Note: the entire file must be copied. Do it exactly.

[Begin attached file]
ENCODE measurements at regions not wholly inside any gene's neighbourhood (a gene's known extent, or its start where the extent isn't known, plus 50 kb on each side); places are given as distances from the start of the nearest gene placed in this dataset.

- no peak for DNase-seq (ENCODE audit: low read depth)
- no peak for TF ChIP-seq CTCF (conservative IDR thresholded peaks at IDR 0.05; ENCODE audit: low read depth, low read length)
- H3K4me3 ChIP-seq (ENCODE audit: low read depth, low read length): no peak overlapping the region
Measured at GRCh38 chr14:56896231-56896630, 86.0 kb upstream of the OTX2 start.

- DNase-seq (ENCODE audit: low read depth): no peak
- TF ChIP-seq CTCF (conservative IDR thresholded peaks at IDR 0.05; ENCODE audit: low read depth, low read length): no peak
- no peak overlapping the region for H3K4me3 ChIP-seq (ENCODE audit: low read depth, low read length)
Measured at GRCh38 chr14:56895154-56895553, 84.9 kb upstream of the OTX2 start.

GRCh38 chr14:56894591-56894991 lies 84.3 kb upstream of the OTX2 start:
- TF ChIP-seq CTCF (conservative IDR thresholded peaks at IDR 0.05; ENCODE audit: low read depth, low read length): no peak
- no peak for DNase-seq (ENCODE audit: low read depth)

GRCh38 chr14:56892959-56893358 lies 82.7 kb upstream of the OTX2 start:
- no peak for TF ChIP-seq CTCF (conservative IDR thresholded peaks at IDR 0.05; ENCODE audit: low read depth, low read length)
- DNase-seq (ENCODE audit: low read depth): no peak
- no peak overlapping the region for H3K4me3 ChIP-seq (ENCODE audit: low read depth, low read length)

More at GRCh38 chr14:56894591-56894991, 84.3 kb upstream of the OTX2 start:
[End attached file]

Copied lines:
ENCODE measurements at regions not wholly inside any gene's neighbourhood (a gene's known extent, or its start where the extent isn't known, plus 50 kb on each side); places are given as distances from the start of the nearest gene placed in this dataset.

- no peak for DNase-seq (ENCODE audit: low read depth)
- no peak for TF ChIP-seq CTCF (conservative IDR thresholded peaks at IDR 0.05; ENCODE audit: low read depth, low read length)
- H3K4me3 ChIP-seq (ENCODE audit: low read depth, low read length): no peak overlapping the region
Measured at GRCh38 chr14:56896231-56896630, 86.0 kb upstream of the OTX2 start.

- DNase-seq (ENCODE audit: low read depth): no peak
- TF ChIP-seq CTCF (conservative IDR thresholded peaks at IDR 0.05; ENCODE audit: low read depth, low read length): no peak
- no peak overlapping the region for H3K4me3 ChIP-seq (ENCODE audit: low read depth, low read length)
Measured at GRCh38 chr14:56895154-56895553, 84.9 kb upstream of the OTX2 start.

GRCh38 chr14:56894591-56894991 lies 84.3 kb upstream of the OTX2 start:
- TF ChIP-seq CTCF (conservative IDR thresholded peaks at IDR 0.05; ENCODE audit: low read depth, low read length): no peak
- no peak for DNase-seq (ENCODE audit: low read depth)

GRCh38 chr14:56892959-56893358 lies 82.7 kb upstream of the OTX2 start:
- no peak for TF ChIP-seq CTCF (conservative IDR thresholded peaks at IDR 0.05; ENCODE audit: low read depth, low read length)
- DNase-seq (ENCODE audit: low read depth): no peak
- no peak overlapping the region for H3K4me3 ChIP-seq (ENCODE audit: low read depth, low read length)

More at GRCh38 chr14:56894591-56894991, 84.3 kb upstream of the OTX2 start: